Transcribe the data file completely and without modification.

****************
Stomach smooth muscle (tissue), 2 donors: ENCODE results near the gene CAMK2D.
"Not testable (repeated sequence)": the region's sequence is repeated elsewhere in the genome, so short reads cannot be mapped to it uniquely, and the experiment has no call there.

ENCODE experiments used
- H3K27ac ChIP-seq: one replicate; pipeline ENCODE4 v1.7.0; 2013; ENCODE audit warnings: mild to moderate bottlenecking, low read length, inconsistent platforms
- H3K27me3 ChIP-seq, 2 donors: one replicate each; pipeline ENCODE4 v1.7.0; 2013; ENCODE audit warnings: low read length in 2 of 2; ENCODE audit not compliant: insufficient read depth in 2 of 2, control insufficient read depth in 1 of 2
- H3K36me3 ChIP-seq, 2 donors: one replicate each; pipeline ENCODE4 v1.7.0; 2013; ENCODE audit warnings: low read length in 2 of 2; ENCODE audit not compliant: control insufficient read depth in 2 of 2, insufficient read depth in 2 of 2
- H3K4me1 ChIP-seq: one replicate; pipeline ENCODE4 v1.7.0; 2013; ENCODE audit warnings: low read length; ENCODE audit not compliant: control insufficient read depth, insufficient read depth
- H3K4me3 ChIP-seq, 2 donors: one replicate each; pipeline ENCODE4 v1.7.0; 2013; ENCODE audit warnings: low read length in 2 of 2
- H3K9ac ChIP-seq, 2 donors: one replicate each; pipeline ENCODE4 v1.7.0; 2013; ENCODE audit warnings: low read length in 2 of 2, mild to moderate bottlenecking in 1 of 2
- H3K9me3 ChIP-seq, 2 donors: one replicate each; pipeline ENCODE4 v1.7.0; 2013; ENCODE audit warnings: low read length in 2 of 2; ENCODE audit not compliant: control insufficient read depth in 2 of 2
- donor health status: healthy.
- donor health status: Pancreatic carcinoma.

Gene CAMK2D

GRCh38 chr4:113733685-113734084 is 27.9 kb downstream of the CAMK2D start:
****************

Stomach smooth muscle (tissue), 2 donors: ENCODE results near the gene CAMK2D.
"Not testable (repeated sequence)": the region's sequence is repeated elsewhere in the genome, so short reads cannot be mapped to it uniquely, and the experiment has no call there.

ENCODE experiments used
- H3K27ac ChIP-seq: one replicate; pipeline ENCODE4 v1.7.0; 2013; ENCODE audit warnings: mild to moderate bottlenecking, low read length, inconsistent platforms
- H3K27me3 ChIP-seq, 2 donors: one replicate each; pipeline ENCODE4 v1.7.0; 2013; ENCODE audit warnings: low read length in 2 of 2; ENCODE audit not compliant: insufficient read depth in 2 of 2, control insufficient read depth in 1 of 2
- H3K36me3 ChIP-seq, 2 donors: one replicate each; pipeline ENCODE4 v1.7.0; 2013; ENCODE audit warnings: low read length in 2 of 2; ENCODE audit not compliant: control insufficient read depth in 2 of 2, insufficient read depth in 2 of 2
- H3K4me1 ChIP-seq: one replicate; pipeline ENCODE4 v1.7.0; 2013; ENCODE audit warnings: low read length; ENCODE audit not compliant: control insufficient read depth, insufficient read depth
- H3K4me3 ChIP-seq, 2 donors: one replicate each; pipeline ENCODE4 v1.7.0; 2013; ENCODE audit warnings: low read length in 2 of 2
- H3K9ac ChIP-seq, 2 donors: one replicate each; pipeline ENCODE4 v1.7.0; 2013; ENCODE audit warnings: low read length in 2 of 2, mild to moderate bottlenecking in 1 of 2
- H3K9me3 ChIP-seq, 2 donors: one replicate each; pipeline ENCODE4 v1.7.0; 2013; ENCODE audit warnings: low read length in 2 of 2; ENCODE audit not compliant: control insufficient read depth in 2 of 2
- donor health status: healthy.
- donor health status: Pancreatic carcinoma.

Gene CAMK2D

GRCh38 chr4:113733685-113734084 is 27.9 kb downstream of the CAMK2D start: